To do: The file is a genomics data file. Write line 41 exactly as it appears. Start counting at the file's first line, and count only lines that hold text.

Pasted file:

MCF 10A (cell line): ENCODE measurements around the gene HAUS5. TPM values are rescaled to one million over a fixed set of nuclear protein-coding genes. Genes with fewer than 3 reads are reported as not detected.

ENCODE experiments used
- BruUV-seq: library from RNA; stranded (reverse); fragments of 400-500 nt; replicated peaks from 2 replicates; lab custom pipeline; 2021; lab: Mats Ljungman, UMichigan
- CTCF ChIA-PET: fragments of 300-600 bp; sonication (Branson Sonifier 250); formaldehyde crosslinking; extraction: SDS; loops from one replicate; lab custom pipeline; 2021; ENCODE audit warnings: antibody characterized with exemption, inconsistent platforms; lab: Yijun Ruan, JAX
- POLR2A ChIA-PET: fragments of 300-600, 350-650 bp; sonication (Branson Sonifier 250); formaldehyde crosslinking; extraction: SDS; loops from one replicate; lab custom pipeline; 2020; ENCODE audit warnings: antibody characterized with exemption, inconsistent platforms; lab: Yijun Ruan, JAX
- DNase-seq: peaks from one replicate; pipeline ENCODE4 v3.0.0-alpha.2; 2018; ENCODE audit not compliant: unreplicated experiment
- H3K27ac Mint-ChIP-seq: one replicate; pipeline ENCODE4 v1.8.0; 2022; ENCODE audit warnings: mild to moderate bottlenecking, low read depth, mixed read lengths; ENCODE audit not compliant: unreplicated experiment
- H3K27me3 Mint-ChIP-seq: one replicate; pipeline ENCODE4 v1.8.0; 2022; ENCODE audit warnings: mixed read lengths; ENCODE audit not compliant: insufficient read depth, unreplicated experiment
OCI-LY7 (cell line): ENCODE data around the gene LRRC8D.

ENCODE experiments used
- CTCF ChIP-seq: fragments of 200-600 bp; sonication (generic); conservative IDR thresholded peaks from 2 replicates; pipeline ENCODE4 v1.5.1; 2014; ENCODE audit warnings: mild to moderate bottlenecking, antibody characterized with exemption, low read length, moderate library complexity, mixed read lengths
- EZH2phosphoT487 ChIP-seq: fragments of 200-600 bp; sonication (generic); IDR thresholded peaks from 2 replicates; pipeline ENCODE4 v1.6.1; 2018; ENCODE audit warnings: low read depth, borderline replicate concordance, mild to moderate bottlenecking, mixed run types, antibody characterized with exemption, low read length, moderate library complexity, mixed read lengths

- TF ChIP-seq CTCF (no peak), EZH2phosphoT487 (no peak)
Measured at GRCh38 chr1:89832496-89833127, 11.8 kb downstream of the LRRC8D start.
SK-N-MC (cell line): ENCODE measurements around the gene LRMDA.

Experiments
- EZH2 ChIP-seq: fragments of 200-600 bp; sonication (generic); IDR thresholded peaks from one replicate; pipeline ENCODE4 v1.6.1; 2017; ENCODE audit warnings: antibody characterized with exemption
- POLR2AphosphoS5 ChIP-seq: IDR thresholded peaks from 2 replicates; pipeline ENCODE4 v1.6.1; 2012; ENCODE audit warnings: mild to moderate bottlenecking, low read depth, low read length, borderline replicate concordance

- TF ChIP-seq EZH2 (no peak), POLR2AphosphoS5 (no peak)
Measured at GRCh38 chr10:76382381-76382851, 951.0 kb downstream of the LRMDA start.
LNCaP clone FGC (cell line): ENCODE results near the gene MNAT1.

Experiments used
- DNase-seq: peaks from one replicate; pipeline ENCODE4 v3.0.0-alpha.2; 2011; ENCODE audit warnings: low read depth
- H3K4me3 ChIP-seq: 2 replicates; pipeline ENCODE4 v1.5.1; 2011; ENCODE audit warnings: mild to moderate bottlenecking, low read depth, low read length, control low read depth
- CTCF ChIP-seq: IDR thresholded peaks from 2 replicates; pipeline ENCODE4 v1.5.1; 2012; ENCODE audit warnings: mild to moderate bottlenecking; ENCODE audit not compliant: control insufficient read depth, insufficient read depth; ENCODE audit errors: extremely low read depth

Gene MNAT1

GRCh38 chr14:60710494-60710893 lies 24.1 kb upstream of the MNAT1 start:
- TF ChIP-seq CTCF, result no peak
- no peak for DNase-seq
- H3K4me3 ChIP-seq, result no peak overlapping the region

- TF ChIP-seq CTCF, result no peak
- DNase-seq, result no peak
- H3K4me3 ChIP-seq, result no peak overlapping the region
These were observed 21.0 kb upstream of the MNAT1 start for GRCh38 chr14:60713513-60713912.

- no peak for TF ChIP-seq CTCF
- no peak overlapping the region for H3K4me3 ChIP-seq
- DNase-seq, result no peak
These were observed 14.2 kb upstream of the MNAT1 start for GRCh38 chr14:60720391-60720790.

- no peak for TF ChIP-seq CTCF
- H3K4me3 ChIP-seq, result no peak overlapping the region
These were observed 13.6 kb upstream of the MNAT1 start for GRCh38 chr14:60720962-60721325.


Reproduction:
These were observed 13.6 kb upstream of the MNAT1 start for GRCh38 chr14:60720962-60721325.